The cryosurgery: What exactly is it?

Destroy the neoplastic cell with a wave of cold, or rather of frost. This is the principle underlying the surgical method called cryosurgery (krio = cold), thanks to which the formation of ice crystals, inside and outside the diseased cell, disrupts its structure and blocks the flow of blood that feeds it, leading it to death. In this article, we try to understand this surgical method.

What exactly is the cryosurgery?

Cryosurgery is a method that uses low temperatures to destroy tissues affected by certain pathologies such as to require the intervention of a surgical act. Cryodestruction occurs through the use of particular instruments, improperly called cryotomes or cryosurgicals, which, through the evaporation of cryogenic gases such as nitrous oxide and liquid nitrogen, allow temperatures up to 196 ° to be reached, capable of inducing a cell necrosis.

How does cryosurgery take place?


Unlike traditional surgical instruments, such as the scalpel, the electrocautery or the laser, the cryosurgery does not cause cuts on the tissues: therefore there is no bleeding and there is no need to suture the treated part. The terminal that conducts the cold, which is called a cryod, is simply placed on the lesion or driven deep into the tissue. In a time ranging from 15 seconds to a few minutes the entire lesion will be embedded in an ice ball, which will lead to tissue necrosis. Healing takes place within a few weeks, depending on the size of the treated lesion, and usually guarantees excellent aesthetic and functional results.

Cryosurgery has been performed for some time at some hospitals, especially those located in China

In selected cases, cryosurgery could represent the another weapon to be deployed in cases of early cancer or in advanced cases, when traditional therapies have failed. In Beijing and in Xian, China, there are two important schools of cryosurgery, to specialize in the cryosurgical treatment of preneoplastic and neoplastic lesions of the cervicocephalic district of the skin, the rectum and perineum and the gynecological sphere. They have carried out more than a thousand cryosurgery operations and are equipped with two brand new cryotomic devices, one that works with nitrous oxide and allows you to reach a temperature of 89 ° C and one with liquid nitrogen, indicated for large lesions, which allows you to reach 160 ° C.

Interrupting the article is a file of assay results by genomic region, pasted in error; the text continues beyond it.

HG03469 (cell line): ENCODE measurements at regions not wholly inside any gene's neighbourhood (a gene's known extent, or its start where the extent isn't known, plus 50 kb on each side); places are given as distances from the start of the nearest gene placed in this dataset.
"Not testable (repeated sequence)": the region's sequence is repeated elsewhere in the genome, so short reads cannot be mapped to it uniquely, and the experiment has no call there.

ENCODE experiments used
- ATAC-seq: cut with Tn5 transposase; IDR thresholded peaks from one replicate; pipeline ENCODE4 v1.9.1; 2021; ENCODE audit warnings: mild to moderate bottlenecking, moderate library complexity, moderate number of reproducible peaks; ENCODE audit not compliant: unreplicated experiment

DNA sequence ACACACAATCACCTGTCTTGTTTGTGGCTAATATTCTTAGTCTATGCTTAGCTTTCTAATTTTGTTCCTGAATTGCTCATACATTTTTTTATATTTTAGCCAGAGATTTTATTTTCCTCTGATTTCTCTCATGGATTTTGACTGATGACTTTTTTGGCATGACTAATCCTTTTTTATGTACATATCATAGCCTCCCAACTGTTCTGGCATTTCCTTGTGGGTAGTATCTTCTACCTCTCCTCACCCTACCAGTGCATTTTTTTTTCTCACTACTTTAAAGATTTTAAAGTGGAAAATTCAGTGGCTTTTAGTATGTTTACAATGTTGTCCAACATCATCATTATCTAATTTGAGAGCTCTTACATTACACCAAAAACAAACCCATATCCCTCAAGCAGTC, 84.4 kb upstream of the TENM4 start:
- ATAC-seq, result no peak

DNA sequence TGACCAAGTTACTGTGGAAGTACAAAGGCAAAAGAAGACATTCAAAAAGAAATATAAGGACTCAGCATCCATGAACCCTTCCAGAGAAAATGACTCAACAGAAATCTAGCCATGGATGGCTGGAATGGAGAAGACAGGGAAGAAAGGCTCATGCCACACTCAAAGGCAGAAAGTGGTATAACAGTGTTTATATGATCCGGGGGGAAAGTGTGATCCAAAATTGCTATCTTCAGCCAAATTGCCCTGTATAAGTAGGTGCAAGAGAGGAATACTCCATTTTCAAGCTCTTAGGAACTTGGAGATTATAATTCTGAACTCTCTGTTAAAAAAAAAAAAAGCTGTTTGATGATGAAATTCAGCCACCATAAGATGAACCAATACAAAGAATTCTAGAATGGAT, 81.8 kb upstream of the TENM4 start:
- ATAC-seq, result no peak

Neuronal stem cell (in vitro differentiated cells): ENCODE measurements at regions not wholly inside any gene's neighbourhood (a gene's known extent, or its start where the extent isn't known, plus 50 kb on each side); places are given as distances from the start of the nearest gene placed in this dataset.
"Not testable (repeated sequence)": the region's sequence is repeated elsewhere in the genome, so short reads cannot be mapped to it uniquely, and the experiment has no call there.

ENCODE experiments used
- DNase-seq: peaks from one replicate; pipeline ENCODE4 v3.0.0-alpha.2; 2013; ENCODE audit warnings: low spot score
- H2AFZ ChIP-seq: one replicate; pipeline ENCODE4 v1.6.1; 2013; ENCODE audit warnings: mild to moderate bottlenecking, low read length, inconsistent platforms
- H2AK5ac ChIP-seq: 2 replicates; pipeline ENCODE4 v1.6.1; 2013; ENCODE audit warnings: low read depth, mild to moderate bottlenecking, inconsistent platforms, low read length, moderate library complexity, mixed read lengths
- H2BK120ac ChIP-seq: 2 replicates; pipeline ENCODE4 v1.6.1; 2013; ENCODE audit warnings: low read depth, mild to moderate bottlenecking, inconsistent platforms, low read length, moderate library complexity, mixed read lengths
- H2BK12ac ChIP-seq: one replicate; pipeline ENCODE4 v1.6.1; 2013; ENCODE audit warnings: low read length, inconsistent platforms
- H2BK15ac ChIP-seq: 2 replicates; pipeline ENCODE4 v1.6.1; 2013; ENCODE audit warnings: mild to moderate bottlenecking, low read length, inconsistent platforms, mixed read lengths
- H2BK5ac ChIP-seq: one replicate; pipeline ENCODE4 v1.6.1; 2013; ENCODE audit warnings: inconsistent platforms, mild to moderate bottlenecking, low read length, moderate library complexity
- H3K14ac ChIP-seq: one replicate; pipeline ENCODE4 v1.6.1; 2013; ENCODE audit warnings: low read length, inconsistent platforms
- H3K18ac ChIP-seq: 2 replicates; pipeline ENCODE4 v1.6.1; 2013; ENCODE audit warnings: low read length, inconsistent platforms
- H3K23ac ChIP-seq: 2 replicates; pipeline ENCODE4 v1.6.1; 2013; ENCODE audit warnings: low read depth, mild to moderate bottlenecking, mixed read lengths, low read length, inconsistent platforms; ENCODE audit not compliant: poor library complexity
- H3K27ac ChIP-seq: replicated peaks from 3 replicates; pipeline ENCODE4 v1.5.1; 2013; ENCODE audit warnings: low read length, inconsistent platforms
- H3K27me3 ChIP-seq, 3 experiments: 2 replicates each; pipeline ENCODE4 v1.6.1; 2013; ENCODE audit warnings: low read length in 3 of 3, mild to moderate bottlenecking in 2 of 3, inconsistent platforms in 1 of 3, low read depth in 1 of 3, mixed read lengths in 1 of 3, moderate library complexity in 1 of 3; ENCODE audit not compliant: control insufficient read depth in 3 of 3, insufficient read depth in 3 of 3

Is there a risk of damaging healthy tissues close to the lesion to be treated with the use of cryosurgery?


Of course, and this is why cryosurgery must be entrusted to expert surgeons: cryosurgery seems to be in fact an easy technique, such that it can also be practiced by young surgeons, but extreme cold can cause serious damage if not applied with expertise. The cryosurgeon must first of all be a surgeon who knows traditional techniques well: only in this way can he understand which lesions deserve treatment with cryosurgery and establish exactly when to intervene. Unfortunately, many times this does not happen and sometimes failures are reported, to the detriment of the method. 

What are the indications for cryosurgery, in oncology?


There are numerous indications in oncological surgery to cryosurgery: the treatment of preneoplastic and neoplastic lesions of the cervicocephalic region, multifocal or advanced skin tumors, HPV-related genital lesions, recurrent tumors of the rectum and perineum, lesions caused by Kaposi’s sarcoma in HIV positive patients.

What are the advantages that this surgical technique offers over conventional treatments?


The possibility of being able to treat very elderly patients, in poor general conditions, even with alterations in coagulation, to be able to carry out the treatment several times, to be able to cryotreat large areas of pathological tissue that would require a non-radical but demolitive conventional treatment and therefore to be able to preserving the organ and its function, the paucisymptomatic post-operative course, with little pain, modest edema and rare use of major analgesic drugs and the excellent aesthetic result with elastic, never retracting scars.

Does this method have a future? Of course, this method is the answer to the problems related to the difficulty of getting rid of some types of tumors that are “stuck” between organs. Development and refinement are still underway and in the next few years we hope that this method will be able to help more people around the world.

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